I recently came across a user on DPReview.com who likes making comments about others in a very technical, emotional, and manic way. I don’t know what he does or what credentials he has, but he has over 23,000 posts on the forums. If you post that much then you either should be a professor or you’re someone who takes minimal photos with hardly any experience at all. This user made an attack on me stating, “A good portrait photographer (a real artist) knows that, and that’s why 99% of the real artists use stopped down lenses and selects the background accordingly so that it is not disturbing, or invisible if needed.” Just by making that statement we can assume that he is in fact no “real artist.”
When reaching the level of being an artist, we have a mutual respect among each other, recognizing that there are no rules when it comes to art. His view of what makes an artist real or what qualities a true artist possess has no meaning in regards to art, it only defines and sheds light upon his massive ego. He also made another remark of, “Why? Does the truth hurt? Could you please explain what is a personal attack in the above sentence? Isn’t composition a VERY important part of photography, ESPECIALLY for an artist?” Again, composition is subjective so how can it be within his school of thought to set the rules for the entire general public.
By rule of what this user states, one can assume that a real artist should only be recognized according to his rules. If they don’t meet the criteria he has provided, you must not be a real artist. Well heck, let’s just remove 99% of all works of art because they don’t meet this person’s standards.
An Important Message From Me To Everyone
Don’t let anyone tell you about your art, regardless of if you are a photographer or not. We all have different styles and approaches to art. Anyone can be a photographer. All you have to do is pick up a camera of any make/model and shoot at least once. To be an artist is different, but there are no rules to art so stop listening to what anyone else deems acceptable. Just do it because it moves, and express yourself in a manner that frees you as a person. It’s also not a bad idea to ask for advice, but don’t take photo critiques and apply it to all of your photos.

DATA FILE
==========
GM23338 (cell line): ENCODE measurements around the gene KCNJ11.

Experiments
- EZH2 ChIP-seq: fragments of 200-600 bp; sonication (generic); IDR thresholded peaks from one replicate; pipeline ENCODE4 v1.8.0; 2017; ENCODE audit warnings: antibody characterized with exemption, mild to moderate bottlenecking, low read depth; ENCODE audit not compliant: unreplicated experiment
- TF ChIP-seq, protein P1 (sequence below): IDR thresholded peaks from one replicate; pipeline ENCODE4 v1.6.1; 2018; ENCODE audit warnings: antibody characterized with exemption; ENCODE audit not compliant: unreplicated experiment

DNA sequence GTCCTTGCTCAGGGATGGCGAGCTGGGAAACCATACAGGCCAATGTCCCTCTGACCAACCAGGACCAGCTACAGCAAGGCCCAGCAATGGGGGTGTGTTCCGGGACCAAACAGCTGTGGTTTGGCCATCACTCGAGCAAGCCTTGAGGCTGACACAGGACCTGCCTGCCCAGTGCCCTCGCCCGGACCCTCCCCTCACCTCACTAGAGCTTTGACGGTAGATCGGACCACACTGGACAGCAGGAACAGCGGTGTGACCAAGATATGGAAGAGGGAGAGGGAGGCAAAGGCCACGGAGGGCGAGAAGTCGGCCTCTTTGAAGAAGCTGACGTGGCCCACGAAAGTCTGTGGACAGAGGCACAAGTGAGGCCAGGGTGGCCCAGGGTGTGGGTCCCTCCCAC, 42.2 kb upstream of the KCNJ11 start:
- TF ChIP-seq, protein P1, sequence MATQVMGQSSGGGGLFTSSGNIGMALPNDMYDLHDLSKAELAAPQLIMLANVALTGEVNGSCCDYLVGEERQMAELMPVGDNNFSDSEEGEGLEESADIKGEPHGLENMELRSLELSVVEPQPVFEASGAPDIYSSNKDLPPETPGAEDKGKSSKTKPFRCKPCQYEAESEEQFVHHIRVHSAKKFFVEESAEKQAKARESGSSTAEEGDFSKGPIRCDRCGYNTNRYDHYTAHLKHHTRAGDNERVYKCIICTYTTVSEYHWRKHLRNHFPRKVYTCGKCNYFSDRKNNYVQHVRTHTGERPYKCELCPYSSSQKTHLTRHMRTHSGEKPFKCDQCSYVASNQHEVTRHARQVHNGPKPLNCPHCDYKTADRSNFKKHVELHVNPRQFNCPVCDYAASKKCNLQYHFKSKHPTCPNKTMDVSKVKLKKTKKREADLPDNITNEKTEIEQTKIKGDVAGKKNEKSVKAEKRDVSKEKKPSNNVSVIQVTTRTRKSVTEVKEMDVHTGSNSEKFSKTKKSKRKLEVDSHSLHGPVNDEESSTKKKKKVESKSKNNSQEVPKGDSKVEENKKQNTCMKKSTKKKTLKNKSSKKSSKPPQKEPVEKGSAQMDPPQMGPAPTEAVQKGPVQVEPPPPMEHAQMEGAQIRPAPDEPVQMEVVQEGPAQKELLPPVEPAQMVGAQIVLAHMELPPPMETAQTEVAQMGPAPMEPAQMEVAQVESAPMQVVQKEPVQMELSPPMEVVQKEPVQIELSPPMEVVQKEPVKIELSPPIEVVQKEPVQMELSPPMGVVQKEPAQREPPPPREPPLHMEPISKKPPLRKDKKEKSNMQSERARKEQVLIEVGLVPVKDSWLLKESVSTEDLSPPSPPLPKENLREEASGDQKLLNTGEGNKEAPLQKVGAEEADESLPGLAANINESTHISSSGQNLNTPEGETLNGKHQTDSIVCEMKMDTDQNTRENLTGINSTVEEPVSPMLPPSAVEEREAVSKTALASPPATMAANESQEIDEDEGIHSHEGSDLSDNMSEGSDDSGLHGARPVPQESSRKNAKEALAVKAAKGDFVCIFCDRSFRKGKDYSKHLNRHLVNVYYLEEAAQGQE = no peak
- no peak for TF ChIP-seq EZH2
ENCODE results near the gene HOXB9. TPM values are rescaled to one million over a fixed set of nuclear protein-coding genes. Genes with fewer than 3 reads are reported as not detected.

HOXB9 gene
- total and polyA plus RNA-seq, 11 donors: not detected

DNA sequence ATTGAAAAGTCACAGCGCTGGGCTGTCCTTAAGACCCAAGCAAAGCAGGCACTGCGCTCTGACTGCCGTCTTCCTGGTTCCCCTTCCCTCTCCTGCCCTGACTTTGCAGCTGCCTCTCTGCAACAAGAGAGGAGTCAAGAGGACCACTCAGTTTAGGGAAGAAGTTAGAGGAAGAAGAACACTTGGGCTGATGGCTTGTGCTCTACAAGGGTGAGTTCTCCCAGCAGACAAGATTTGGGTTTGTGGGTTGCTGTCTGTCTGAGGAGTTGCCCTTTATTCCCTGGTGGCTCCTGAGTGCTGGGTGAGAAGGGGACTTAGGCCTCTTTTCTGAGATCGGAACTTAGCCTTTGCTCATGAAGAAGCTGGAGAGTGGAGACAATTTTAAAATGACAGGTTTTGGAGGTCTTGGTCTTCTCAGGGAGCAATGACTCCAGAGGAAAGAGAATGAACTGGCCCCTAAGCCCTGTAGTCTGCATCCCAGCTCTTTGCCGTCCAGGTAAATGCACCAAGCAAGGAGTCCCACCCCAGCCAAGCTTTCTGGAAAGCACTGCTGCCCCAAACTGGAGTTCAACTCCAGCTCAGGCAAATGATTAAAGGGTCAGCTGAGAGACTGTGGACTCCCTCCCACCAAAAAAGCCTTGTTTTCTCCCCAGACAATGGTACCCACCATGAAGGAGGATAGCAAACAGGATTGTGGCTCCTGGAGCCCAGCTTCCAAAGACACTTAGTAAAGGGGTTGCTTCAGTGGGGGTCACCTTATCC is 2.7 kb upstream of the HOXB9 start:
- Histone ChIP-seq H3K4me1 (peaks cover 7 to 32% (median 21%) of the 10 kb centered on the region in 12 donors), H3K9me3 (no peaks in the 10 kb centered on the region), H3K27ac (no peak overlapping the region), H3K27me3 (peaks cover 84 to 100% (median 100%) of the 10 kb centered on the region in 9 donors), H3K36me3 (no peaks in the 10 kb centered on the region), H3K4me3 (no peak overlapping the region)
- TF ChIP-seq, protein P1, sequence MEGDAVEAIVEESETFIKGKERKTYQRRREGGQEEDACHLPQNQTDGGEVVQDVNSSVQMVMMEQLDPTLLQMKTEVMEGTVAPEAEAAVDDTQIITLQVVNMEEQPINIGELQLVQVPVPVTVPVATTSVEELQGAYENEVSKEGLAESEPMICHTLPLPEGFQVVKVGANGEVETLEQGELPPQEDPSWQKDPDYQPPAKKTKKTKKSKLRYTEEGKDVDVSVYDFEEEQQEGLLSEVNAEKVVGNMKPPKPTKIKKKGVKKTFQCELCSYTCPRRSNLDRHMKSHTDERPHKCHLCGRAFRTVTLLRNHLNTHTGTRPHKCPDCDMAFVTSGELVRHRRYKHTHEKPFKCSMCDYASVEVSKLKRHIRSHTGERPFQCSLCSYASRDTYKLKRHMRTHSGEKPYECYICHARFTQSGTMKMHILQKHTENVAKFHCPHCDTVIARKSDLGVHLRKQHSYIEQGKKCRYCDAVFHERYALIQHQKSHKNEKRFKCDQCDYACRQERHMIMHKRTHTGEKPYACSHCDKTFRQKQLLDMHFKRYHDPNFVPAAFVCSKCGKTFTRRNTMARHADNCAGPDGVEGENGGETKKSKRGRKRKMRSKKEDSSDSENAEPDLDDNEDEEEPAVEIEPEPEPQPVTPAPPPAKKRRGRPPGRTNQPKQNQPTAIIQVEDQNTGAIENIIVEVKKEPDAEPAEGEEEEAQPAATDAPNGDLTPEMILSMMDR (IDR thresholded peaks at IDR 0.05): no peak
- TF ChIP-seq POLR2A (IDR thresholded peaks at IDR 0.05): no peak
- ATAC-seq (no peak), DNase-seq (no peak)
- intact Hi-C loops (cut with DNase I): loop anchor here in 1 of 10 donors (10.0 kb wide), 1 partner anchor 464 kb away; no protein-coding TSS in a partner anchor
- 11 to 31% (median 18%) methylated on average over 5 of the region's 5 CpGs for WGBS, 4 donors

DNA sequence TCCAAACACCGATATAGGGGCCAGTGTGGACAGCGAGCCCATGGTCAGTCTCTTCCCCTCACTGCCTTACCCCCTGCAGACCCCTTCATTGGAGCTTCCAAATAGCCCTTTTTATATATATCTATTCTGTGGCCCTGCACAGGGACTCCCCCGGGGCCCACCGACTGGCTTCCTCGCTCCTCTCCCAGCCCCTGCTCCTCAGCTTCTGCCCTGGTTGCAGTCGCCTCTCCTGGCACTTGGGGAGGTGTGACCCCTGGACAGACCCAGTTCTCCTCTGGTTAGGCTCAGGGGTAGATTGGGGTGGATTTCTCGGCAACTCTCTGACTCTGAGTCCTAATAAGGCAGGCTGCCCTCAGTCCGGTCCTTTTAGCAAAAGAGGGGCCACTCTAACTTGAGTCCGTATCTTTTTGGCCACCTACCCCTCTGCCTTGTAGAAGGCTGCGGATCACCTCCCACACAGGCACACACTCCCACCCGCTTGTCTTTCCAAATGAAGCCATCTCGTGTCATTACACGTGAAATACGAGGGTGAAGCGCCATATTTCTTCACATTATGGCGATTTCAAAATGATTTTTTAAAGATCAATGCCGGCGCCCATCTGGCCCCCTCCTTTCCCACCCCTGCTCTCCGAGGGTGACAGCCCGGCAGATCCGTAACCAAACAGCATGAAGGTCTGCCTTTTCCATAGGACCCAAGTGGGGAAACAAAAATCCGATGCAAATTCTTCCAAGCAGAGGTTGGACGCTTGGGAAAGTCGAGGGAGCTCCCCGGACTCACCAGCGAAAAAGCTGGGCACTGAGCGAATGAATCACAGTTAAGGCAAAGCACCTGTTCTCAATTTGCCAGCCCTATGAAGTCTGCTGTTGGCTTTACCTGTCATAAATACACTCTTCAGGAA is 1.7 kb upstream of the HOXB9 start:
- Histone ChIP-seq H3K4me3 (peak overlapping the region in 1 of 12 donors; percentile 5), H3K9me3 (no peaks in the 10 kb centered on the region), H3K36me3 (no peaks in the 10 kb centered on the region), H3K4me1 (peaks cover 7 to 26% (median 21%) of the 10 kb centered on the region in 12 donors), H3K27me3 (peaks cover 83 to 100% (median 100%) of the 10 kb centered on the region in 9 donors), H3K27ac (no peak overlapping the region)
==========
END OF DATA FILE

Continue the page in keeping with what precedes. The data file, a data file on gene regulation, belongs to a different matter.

Remember, your photo is of your own creation. If I looked at 100 random photos and picked out three that I knew were yours, then you’ve made your mark. It’s your signature! So please… stay away from this dangerous form of advice known as the “The Virus.” Eventually you will get caught up and lose yourself and your art will be their art, not your own.
Bruce Lee said it best, “Don’t get set into one form, adapt it and build your own, and let it grow, be like water.” His own heritage stopped him from teaching his own style of Kung Fu, but he defied it and opened minds like a wild fire. Be remembered for your struggles and triumphs, not the negative ideals thrust upon you by others.
I recently attended an anime convention at the National Harbor. The event is Katsucon 2014, and it was the 20th anniversary. It was a pretty cool experience and I got to take a lot of photos. This was a real test for my new Sony a7 with the 35mm. I also brought my Olympus E-M5 with the Leica 50mm attached. What a beautiful combination to have and I think it was the perfect gear for that day. Full coverage here!
Thank you for all of the love and support from my fans and clients. I started my professional photography venture in 2008 and it’s been five years strong. This year will bring some amazing and exciting opportunities!